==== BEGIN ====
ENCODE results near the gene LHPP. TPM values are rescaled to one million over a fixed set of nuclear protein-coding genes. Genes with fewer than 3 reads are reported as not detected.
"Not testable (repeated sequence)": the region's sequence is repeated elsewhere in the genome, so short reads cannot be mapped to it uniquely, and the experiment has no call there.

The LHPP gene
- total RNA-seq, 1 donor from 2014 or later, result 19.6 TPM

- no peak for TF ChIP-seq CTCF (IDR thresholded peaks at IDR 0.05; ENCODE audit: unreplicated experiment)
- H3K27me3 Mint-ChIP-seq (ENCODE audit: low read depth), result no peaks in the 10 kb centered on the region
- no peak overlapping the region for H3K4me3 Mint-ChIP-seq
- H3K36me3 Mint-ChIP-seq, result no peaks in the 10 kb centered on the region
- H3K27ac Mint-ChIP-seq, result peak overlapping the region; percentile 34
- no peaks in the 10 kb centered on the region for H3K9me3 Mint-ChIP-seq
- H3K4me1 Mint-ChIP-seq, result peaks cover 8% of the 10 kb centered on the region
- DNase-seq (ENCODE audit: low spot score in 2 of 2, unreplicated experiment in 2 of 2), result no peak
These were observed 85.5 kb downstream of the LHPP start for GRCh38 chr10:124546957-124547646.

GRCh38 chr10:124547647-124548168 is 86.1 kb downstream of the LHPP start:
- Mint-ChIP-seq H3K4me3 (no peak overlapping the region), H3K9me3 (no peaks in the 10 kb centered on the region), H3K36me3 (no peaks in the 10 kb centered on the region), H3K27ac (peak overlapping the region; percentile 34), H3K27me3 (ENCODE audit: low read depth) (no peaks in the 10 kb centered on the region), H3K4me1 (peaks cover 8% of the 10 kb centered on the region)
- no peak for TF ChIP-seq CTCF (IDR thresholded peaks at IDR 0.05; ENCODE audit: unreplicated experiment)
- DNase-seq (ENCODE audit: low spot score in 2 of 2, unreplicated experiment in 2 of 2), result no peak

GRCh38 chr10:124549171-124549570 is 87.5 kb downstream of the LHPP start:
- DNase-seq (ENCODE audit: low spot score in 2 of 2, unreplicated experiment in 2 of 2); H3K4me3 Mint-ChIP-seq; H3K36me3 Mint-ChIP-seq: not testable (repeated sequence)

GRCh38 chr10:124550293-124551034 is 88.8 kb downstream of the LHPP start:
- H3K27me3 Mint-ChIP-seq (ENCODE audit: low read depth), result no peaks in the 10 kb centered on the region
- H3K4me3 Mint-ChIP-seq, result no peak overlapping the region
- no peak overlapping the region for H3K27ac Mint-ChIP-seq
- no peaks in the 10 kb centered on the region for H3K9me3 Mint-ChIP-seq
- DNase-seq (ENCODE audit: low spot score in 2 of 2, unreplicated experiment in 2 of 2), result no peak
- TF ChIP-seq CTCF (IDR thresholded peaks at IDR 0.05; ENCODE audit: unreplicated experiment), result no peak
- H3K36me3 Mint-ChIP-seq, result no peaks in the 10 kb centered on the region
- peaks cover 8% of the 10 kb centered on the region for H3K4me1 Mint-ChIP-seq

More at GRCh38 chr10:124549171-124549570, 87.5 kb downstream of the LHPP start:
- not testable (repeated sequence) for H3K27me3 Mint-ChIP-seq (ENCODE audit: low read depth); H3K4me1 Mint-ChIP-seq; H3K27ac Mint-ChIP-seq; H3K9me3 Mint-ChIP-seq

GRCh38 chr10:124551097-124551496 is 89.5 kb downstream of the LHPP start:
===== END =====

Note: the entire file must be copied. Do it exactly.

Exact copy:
ENCODE results near the gene LHPP. TPM values are rescaled to one million over a fixed set of nuclear protein-coding genes. Genes with fewer than 3 reads are reported as not detected.
"Not testable (repeated sequence)": the region's sequence is repeated elsewhere in the genome, so short reads cannot be mapped to it uniquely, and the experiment has no call there.

The LHPP gene
- total RNA-seq, 1 donor from 2014 or later, result 19.6 TPM

- no peak for TF ChIP-seq CTCF (IDR thresholded peaks at IDR 0.05; ENCODE audit: unreplicated experiment)
- H3K27me3 Mint-ChIP-seq (ENCODE audit: low read depth), result no peaks in the 10 kb centered on the region
- no peak overlapping the region for H3K4me3 Mint-ChIP-seq
- H3K36me3 Mint-ChIP-seq, result no peaks in the 10 kb centered on the region
- H3K27ac Mint-ChIP-seq, result peak overlapping the region; percentile 34
- no peaks in the 10 kb centered on the region for H3K9me3 Mint-ChIP-seq
- H3K4me1 Mint-ChIP-seq, result peaks cover 8% of the 10 kb centered on the region
- DNase-seq (ENCODE audit: low spot score in 2 of 2, unreplicated experiment in 2 of 2), result no peak
These were observed 85.5 kb downstream of the LHPP start for GRCh38 chr10:124546957-124547646.

GRCh38 chr10:124547647-124548168 is 86.1 kb downstream of the LHPP start:
- Mint-ChIP-seq H3K4me3 (no peak overlapping the region), H3K9me3 (no peaks in the 10 kb centered on the region), H3K36me3 (no peaks in the 10 kb centered on the region), H3K27ac (peak overlapping the region; percentile 34), H3K27me3 (ENCODE audit: low read depth) (no peaks in the 10 kb centered on the region), H3K4me1 (peaks cover 8% of the 10 kb centered on the region)
- no peak for TF ChIP-seq CTCF (IDR thresholded peaks at IDR 0.05; ENCODE audit: unreplicated experiment)
- DNase-seq (ENCODE audit: low spot score in 2 of 2, unreplicated experiment in 2 of 2), result no peak

GRCh38 chr10:124549171-124549570 is 87.5 kb downstream of the LHPP start:
- DNase-seq (ENCODE audit: low spot score in 2 of 2, unreplicated experiment in 2 of 2); H3K4me3 Mint-ChIP-seq; H3K36me3 Mint-ChIP-seq: not testable (repeated sequence)

GRCh38 chr10:124550293-124551034 is 88.8 kb downstream of the LHPP start:
- H3K27me3 Mint-ChIP-seq (ENCODE audit: low read depth), result no peaks in the 10 kb centered on the region
- H3K4me3 Mint-ChIP-seq, result no peak overlapping the region
- no peak overlapping the region for H3K27ac Mint-ChIP-seq
- no peaks in the 10 kb centered on the region for H3K9me3 Mint-ChIP-seq
- DNase-seq (ENCODE audit: low spot score in 2 of 2, unreplicated experiment in 2 of 2), result no peak
- TF ChIP-seq CTCF (IDR thresholded peaks at IDR 0.05; ENCODE audit: unreplicated experiment), result no peak
- H3K36me3 Mint-ChIP-seq, result no peaks in the 10 kb centered on the region
- peaks cover 8% of the 10 kb centered on the region for H3K4me1 Mint-ChIP-seq

More at GRCh38 chr10:124549171-124549570, 87.5 kb downstream of the LHPP start:
- not testable (repeated sequence) for H3K27me3 Mint-ChIP-seq (ENCODE audit: low read depth); H3K4me1 Mint-ChIP-seq; H3K27ac Mint-ChIP-seq; H3K9me3 Mint-ChIP-seq

GRCh38 chr10:124551097-124551496 is 89.5 kb downstream of the LHPP start: